Thursday, 7 March 2013

Coffee's chromosomal complexity: is Coffea smarter than a swamp wallaby?

For a couple of weeks, there is a thing called the Urban Coffee Farm and Brew Bar in Queensbridge Square, just south of the Yarra River in Melbourne. It contains plenty of coffee plants, plenty of roasted coffee and lots of coffee-rich information.

Most of the coffee information is on the mark. However I think this line overplays things a little: The Arabica bean has 44 chromosomes...its genetic complexity contributing to the varietal's depth of flavour.

The implication being, I presume, that because coffee has only two less chromosomes that a human it must be a rather complex bean indeed.

Wikipedia and other information sites list a fern, Ophioglossum (the Adder's Tongue), as having the largest number of chromosomes of any living organism. Its diploid number (i.e. the double set of chromosomes that organisms with chromosomes tend to have in their dominant phase) is 1,440. Yep, one thousand, four hundred and forty!

Ophioglossum is not much to look at. It's in the middle of this picture I took at the Grampians a few years back. Each of the two plants has a single frond with a spore-bearing stalk (you can just see the spore packages yellowing up in the righ-hand plant). So you might wonder why it carries so many of these short ropes of coiled DNA.

It turns out there are multiple sets of the basic paired group of chromosomes, something we call polyploidy. The massive number we count today would have been accumulated overtime through duplication from a base diploid number of 30, or something even less than this at first, from a mix of 4, 5 and 6. Why it needs to have have so many copies I don't know.

Us humans have one set of 46. This is a couple less than gorillas, chimpanzees and potatoes at 48. A carp has 104, a shrimp around 90, a dog 78 and a fruit fly 8. The female Jack Jumper Ant has a single pair of chromosomes.

You get the idea. The number of chromosomes doesn't tell us much about the complexity, intelligence or size of the organism. As to depth of flavour, I suspect not either.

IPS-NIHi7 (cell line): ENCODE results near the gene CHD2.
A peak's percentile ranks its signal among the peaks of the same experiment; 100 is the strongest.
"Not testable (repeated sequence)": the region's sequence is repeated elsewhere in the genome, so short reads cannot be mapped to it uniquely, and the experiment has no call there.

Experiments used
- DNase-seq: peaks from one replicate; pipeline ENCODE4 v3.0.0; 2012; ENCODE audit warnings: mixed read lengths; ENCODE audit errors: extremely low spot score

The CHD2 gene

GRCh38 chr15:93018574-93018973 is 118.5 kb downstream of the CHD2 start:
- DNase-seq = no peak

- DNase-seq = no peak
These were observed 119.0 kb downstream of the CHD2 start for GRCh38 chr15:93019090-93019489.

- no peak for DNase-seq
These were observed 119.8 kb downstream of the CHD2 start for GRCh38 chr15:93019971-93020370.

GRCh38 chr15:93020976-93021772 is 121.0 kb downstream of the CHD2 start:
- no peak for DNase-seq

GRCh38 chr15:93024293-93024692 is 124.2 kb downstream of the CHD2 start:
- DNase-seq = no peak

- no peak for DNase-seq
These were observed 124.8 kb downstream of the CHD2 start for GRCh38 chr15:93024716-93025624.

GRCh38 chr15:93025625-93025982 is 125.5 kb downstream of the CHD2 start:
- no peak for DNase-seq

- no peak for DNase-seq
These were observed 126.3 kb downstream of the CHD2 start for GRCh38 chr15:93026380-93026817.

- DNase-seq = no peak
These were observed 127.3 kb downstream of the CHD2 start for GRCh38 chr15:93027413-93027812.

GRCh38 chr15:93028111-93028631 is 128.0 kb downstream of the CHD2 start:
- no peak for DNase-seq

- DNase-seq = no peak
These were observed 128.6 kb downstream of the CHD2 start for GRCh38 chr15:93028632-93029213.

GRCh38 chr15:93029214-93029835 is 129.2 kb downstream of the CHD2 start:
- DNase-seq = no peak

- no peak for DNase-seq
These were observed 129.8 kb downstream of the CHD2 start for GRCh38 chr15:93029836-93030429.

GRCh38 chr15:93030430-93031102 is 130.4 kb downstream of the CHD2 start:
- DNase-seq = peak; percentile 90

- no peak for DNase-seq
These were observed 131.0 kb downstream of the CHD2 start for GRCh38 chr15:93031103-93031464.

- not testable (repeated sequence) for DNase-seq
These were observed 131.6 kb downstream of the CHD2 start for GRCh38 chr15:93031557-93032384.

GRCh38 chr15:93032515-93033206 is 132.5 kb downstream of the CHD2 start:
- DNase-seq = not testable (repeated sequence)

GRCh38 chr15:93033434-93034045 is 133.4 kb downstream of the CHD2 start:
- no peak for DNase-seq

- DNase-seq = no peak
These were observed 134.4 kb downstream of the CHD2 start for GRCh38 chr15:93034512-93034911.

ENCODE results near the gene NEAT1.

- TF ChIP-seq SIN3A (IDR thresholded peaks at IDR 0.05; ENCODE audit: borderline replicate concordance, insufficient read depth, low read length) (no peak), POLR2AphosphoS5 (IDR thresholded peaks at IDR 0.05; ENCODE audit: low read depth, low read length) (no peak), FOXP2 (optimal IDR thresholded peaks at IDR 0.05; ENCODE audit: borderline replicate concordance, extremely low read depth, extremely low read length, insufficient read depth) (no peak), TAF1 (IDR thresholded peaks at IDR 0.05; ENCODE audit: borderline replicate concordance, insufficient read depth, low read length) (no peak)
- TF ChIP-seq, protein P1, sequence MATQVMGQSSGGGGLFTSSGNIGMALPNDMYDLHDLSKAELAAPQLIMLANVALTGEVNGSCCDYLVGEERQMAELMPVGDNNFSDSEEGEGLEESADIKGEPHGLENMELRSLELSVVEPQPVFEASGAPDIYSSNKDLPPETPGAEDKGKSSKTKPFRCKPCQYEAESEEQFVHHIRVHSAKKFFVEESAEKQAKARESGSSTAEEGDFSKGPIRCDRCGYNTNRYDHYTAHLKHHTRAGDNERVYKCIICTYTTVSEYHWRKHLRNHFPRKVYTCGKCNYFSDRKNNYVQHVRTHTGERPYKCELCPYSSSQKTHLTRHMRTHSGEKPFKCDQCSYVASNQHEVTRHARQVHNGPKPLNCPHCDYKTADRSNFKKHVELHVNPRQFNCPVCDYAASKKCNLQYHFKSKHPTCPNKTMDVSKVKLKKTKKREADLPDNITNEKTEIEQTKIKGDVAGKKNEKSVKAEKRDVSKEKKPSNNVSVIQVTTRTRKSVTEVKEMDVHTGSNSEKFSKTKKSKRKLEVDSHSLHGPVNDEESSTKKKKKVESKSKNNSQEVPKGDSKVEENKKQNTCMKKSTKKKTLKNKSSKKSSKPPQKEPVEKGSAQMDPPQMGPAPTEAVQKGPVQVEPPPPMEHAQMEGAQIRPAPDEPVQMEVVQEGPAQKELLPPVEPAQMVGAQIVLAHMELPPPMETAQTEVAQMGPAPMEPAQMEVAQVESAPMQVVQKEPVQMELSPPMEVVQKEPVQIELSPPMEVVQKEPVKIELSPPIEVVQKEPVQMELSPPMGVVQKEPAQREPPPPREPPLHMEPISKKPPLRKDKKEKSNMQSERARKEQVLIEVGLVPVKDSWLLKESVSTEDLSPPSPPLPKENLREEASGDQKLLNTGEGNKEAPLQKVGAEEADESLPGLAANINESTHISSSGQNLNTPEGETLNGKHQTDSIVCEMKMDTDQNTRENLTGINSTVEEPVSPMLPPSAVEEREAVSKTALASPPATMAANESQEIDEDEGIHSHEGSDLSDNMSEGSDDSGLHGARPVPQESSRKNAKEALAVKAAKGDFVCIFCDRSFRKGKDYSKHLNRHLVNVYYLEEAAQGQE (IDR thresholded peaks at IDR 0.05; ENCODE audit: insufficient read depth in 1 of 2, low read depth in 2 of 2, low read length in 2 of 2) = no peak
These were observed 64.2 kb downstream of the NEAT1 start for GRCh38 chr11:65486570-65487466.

I gather a coffee plant (Coffea) with 44 chromosomes has double what we might call the standard set. It's ancestors presumably had 22. Neither number tells you much about its biology or genetic potential.

That said, it's a fun game to play and a basic set of 22 chromosomes is nothing to sniffed at. After all, that's how many you'll find in a green bean or an opossum, and double that of a Swamp Wallaby.

So is a coffee bean smarter than a swamp wallaby? And do humans becomes six times smarter than marsupials after an espresso or two? Not sure, but isn't coffee great!


Dave Bright said...

Brilliant, Tim!
I commend you on the breadth and depth of the information you post on your blog.
I wonder what humans would look like if we had 1,440 chromosomes! The mind boggles!!
I look forward to reading many more interesting comments on Talking Plants.

Tim Entwisle said...

Thanks Dave!

Gareth said...

'Ophioglossum is not much to look at..' agreed when looking at your photo but do you remember the one oft displayed in the Pyramid in a hanging basket? This is a gorgeous fern, an australian/asiatic species, O.pendulum. Often grows out the bottom of Platycerium and birds nest fern clumps.

Tim Entwisle said...

Thanks Gareth (sorry, not checking comments for a while...). I'd forgotten that one. Even my little one is cute in the right setting...